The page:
Monday, June 30, 2014
A Florida trial court judge has granted NBC's motion to dismiss in a defamation lawsuit George Zimmerman filed against the network nearly two years ago, holding that Mr. Zimmerman is a limited purpose public figure, and would have to demonstrate actual malice or reckless disregard in order to recover against the network in the suit. She found that the network's use of edited quotations from broadcasts of Mr. Zimmerman's 911 call accurately portrayed the "gist" of the call. Mr. Zimmerman had also argued that the network's presentation of his statement about Trayvon Martin as a "racial epithet" was defamatory but the judge held that the reporter's statement could not be "verified as false" and Mr. Zimmerman bore the burden of proving falsity and actual malice.
Mr. Zimmerman had also alleged intentional inflicted of emotional distress. The judge ruled that because Mr. Zimmerman used the same set of facts for the IIED claim as for the defamation claim, and because he failed to make out the defamation claim, he could not proceed on the IIED claim.
Read the entire opinion here (courtesy of SCRIBD). The case is Zimmerman v. NBC Universal, CA-7A-1278 (18th Judicial Circuit, Seminole County Circuit Court, Nelson, J.). More here from The Hollywood Reporter, here from the Orlando Sentinel.
Friday, June 27, 2014
Alice E. Marwick, Fordham University, Communication and Media Studies; McGannon Center, and Ross W. Miller, Fordham University School of Law, have published Online Harassment, Defamation, and Hateful Speech: A Primer of the Legal Landscape as Fordham Center on Law and Information Policy Report No. 2. Here is the abstract.
This interdisciplinary project focused on online speech directed at women and seeks to provide a primer on (i) what legal remedies, if any, are available for victims of sexist, misogynist, or harassing online speech, and (ii) if such legal remedies and procedures exist, whether practical hurdles stand in the way of victims’ abilities to stop harassing or defamatory behavior and to obtain legal relief. The study concluded that while online harassment and hateful speech is a significant problem, there are few legal remedies for victims. This is partly due to issues of jurisdiction and anonymity, partly due to the protection of internet speech under the First Amendment, and partly due to the lack of expertise and resources on online speech at various levels of law enforcement. Given this landscape, the problem of online harassment and hateful speech is unlikely to be solved solely by victims using existing laws; law should be utilized in combination with other practical solutions.
The objective of the project is to provide a resource that may be used by the general public, and in particular, researchers, legal practitioners, Internet community moderators, and victims of harassment and hateful speech online.
Download the report from SSRN at the link.
Thursday, June 26, 2014
Charles E. Colman, New York University School of Law & NYU Steinhardt Department of Visual Culture: Costume Studies, is publishing Trademark Law and the Prickly Ambivalence of Post-Parodies in volume 163 of the University of Pennsylvania Online. Here is the abstract.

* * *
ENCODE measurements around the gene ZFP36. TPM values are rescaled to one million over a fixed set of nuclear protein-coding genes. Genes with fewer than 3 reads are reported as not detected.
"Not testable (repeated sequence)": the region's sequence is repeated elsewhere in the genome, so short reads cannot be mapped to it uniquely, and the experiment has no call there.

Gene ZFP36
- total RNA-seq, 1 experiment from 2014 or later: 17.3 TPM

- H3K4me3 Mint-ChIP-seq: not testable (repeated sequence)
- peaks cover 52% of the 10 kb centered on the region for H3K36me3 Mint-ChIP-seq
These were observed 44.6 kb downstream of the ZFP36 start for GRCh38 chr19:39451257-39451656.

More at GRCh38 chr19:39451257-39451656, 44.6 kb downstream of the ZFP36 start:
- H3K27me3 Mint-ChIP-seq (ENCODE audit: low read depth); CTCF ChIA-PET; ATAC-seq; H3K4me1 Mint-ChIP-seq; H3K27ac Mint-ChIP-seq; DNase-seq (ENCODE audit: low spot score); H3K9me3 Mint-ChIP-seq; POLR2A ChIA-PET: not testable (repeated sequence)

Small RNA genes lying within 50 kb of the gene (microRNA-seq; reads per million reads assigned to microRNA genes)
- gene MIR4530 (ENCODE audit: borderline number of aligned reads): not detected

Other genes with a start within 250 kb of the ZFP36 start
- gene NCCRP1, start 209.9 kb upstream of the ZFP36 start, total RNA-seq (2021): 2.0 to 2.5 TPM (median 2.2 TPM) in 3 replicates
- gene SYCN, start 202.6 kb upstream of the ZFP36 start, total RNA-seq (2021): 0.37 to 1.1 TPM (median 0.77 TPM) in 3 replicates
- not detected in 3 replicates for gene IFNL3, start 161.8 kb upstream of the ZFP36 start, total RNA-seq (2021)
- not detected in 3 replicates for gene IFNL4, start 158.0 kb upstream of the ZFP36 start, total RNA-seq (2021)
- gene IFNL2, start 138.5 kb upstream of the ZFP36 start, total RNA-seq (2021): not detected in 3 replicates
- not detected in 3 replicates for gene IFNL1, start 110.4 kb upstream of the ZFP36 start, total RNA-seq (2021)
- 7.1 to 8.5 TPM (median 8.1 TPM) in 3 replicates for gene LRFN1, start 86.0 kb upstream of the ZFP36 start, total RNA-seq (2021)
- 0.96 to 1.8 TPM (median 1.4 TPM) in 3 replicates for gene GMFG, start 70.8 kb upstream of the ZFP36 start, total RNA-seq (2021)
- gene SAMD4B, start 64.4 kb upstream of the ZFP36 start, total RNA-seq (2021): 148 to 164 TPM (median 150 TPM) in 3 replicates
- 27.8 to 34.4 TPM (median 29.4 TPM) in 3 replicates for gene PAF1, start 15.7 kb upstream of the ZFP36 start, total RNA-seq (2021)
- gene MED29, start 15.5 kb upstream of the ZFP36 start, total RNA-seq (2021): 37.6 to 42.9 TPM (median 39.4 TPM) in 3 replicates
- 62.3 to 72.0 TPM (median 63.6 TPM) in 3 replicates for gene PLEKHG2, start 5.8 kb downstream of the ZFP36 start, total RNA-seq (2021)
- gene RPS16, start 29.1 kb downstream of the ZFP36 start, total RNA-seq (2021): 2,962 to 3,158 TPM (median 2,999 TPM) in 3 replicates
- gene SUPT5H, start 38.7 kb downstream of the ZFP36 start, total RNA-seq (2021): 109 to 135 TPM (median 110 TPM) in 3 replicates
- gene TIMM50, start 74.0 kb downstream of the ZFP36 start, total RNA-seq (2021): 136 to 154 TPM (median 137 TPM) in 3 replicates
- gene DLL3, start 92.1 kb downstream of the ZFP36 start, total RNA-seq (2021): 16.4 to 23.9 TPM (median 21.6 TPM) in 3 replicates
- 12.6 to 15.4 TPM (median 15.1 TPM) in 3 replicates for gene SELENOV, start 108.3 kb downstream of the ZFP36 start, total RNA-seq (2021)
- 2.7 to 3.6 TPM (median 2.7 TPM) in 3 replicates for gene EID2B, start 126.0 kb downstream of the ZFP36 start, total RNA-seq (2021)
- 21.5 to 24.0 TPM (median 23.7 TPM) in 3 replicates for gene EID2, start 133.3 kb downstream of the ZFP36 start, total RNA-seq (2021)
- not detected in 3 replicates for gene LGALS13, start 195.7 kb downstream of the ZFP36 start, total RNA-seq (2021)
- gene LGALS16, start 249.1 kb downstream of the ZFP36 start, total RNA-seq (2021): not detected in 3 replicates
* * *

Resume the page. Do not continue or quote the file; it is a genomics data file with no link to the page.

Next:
This essay examines what I have termed “post-parodies” — specifically, in the context of apparel. This “DIY” fashion is characterized by the appropriation and modification of third-party trademarks — not for the sake of dismissively mocking or zealously glorifying luxury fashion, but rather to engage in more complex, layered forms of expression. I examine the historical and cultural circumstances giving rise to post-parodic fashion, and conclude that the sensibility causing its proliferation is one grounded in ambivalence.
Unfortunately, trademark law’s current doctrine governing trademark “parodies” cannot begin to make sense of post-parodic goods; among other shortcomings, that doctrine suffers from crude analytical tools and a cramped view of “worthy” expression. I argue that trademark law is asking the wrong questions — at least, if it hopes to adjudicate the lawfulness of post-parodies in a meaningful way — and that current parody doctrine must be supplanted by a more thoughtful and nuanced framework.
“[What most prevents us] from grasping what people are up to is not [so much] ignorance as to how cognition works . . . as a lack of familiarity with the imaginative universe within which their acts are signs.” Clifford Geertz, The Interpretation of Cultures 13 (1973).
“First Amendment protections do not apply only to those who speak clearly, whose jokes are funny, and whose parodies succeed.” Yankee Publishing v. News America Publishing, 809 F. Supp. 267, 280 (S.D.N.Y. 1992) (Leval, J.).
Download the article from SSRN at the link.
Brian Leiter, University of Chicago, has published The Case Against Free Speech. Here is the abstract.
Free societies employ a variety of institutions — including courts and schools — in which speech is heavily regulated on the basis of its content (and with regard to the cognitive infirmities of listeners) in order to promote other desirable ends, including discovery of the truth. I illustrate this with the case of courts and rules of evidence. Three differences between courts and the polity at large might seem to counsel, of course, against extending that approach more widely. First, the courtroom has an official and somewhat reliable (as well as reviewable) arbiter of the epistemic merits, while the polity may not. Second, no other non-epistemic values of speech are at stake in the courtroom, whereas they are in the polity. Third, the courtroom’s jurisdiction is temporally limited in a way the polity’s may not be. I argue that only the first of these — the "Problem of the Epistemic Arbiter" as I call it — poses a serious worry about speech regulation outside select institutions like courts. I also argue for viewing "freedom of speech" like "freedom of action": speech, like everything else human beings do, can be for good or ill, benign or harmful, constructive or pernicious, and thus the central question in free speech jurisprudence should really be how to regulate speech effectively — to minimize its very real harms, without undue cost to its positive values — rather than rationalizing (often fancifully) the supposed special value of speech. In particular, I argue against autonomy-based defenses of a robust free speech principle. I conclude that the central issue in free speech jurisprudence is not about speech but about institutional competence; I offer some reasons — from the Marxist "left" and the public choice "right"— for being skeptical that capitalist democracies have the requisite competence; and make some suggestive but inconclusive remarks about how these defects might be remedied.